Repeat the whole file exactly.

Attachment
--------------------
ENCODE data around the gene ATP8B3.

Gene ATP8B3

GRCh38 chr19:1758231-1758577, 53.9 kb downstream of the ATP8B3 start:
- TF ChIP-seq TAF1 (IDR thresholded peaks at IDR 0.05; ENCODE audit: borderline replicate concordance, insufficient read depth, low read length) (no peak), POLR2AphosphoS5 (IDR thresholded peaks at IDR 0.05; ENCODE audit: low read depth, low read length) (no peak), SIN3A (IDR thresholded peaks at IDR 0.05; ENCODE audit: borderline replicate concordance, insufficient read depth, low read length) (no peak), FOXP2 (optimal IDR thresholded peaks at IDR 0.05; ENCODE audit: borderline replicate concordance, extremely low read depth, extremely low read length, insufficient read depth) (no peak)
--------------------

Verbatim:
ENCODE data around the gene ATP8B3.

Gene ATP8B3

GRCh38 chr19:1758231-1758577, 53.9 kb downstream of the ATP8B3 start:
- TF ChIP-seq TAF1 (IDR thresholded peaks at IDR 0.05; ENCODE audit: borderline replicate concordance, insufficient read depth, low read length) (no peak), POLR2AphosphoS5 (IDR thresholded peaks at IDR 0.05; ENCODE audit: low read depth, low read length) (no peak), SIN3A (IDR thresholded peaks at IDR 0.05; ENCODE audit: borderline replicate concordance, insufficient read depth, low read length) (no peak), FOXP2 (optimal IDR thresholded peaks at IDR 0.05; ENCODE audit: borderline replicate concordance, extremely low read depth, extremely low read length, insufficient read depth) (no peak)